Union contracts usually include a reference to “just cause”. It is most often found in one of the following clauses: discipline and discharge; probationary period; personnel files; management rights; or in some other contract article. Even if “just cause” is not explicitly in a contract, arbitrators will usually apply the just cause standard anyway.
Just cause is the standard that management must adhere to when disciplining or discharging an employee. It means that in union settings, the employer must have a reason to act in disciplining an employee and the reason must be just and fair. In non-union workplaces, the employee is an at-will worker and can be disciplined or fired for whatever reason or no reason at all.
The concept of just cause is well established in labor law. There are specific tests that have been generally recognized as defining just cause. In brief, they are as follows.
1. Notice. Was the employee adequately warned of the consequences of his/her conduct?
This means that the employer must have clear rules of conduct at the workplace that are either written or oral, including the consequences for violating such rules. Some cases however may not warrant such a requirement because they are so egregious or commonly understood, such as; drinking on the job; patient abuse; theft; or insubordination.
2. Reasonable Rule or Order. Was the employer’s rule or order reasonably related to efficient and safe operations?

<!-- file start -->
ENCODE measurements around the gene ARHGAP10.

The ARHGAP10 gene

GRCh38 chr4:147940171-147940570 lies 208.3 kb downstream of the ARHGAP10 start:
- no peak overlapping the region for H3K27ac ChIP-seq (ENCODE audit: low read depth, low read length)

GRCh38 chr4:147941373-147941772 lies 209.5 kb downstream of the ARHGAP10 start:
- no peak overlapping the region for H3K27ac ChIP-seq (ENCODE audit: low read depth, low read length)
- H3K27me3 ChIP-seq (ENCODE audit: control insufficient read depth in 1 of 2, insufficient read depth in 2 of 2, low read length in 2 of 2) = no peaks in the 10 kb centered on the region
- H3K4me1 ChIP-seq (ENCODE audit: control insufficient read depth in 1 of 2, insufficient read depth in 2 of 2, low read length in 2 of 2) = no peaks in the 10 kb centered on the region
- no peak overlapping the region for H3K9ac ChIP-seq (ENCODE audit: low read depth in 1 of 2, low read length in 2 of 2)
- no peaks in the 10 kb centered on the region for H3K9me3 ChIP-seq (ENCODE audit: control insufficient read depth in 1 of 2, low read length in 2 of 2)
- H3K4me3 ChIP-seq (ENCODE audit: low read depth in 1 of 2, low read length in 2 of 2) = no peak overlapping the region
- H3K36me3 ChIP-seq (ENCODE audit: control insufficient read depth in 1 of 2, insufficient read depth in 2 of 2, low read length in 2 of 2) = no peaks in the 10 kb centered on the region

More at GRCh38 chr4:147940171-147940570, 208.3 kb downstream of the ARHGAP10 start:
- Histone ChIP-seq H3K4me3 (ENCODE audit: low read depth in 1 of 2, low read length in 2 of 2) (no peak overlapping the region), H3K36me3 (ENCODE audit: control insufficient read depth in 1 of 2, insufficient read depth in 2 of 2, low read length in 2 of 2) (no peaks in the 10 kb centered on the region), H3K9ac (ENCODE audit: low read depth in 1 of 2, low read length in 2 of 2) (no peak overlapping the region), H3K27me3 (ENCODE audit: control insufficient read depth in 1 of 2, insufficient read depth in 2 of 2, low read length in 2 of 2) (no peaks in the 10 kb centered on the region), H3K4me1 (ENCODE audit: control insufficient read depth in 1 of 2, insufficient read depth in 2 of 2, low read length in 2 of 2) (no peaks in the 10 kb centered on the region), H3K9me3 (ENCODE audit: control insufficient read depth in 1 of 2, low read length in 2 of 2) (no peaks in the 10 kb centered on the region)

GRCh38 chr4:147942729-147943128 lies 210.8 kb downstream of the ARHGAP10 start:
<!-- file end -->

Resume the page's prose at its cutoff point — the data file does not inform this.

The employer’s rule must not be arbitrary, capricious or discriminatory and must be related to the employer’s stated goals and objectives.
3. Investigation. Did management investigate before administering the discipline?
The employer must investigate before imposing any discipline. The burden is on the employer to gather all of the facts, documents and witnesses. However, the employer may suspend an employee, with pay, pending investigation.
4. Fair Investigation. Was the investigation fair and objective?
The employer must conduct a fair and timely investigation. It must respect the employee’s rights to due process and to union representation. The investigation must be made objectively and without a rush to judgment.
5. Proof. Did the investigation produce substantial evidence or proof of guilt?
The investigation should produce substantial proof of a violation. The conclusions of guilt must be supported by the evidence.
6. Equal Treatment. Were the rules, orders, and penalties applied evenhandedly and without discrimination?
The rules must be applied consistently to all of the employees. The application cannot be discriminatory or selective. If other employees who commit the same offense are treated differently there may be evidence of discrimination or what is referred to as “disparate treatment”. Also, if enforcement of a rule has been lax in the past, management cannot suddenly reverse course without first warning employees of tighter enforcement of the rule.
7. Appropriate Discipline/Penalty. Was the penalty reasonably related to the seriousness of the offense and the past record?
The degree of discipline must be related to the seriousness of the violation. For instance, an employee generally cannot be terminated for an isolated instance of tardiness. Mitigating circumstances must also be taken into account as well as the employee’s past record. The concept of “progressive discipline” is recognized as an integral part of just cause. This means that the employer issues increasingly serious penalties for repeated violations (such as- verbal warning, written warning, suspension, termination). However, some serious violations in fact may require harsher discipline from the outset.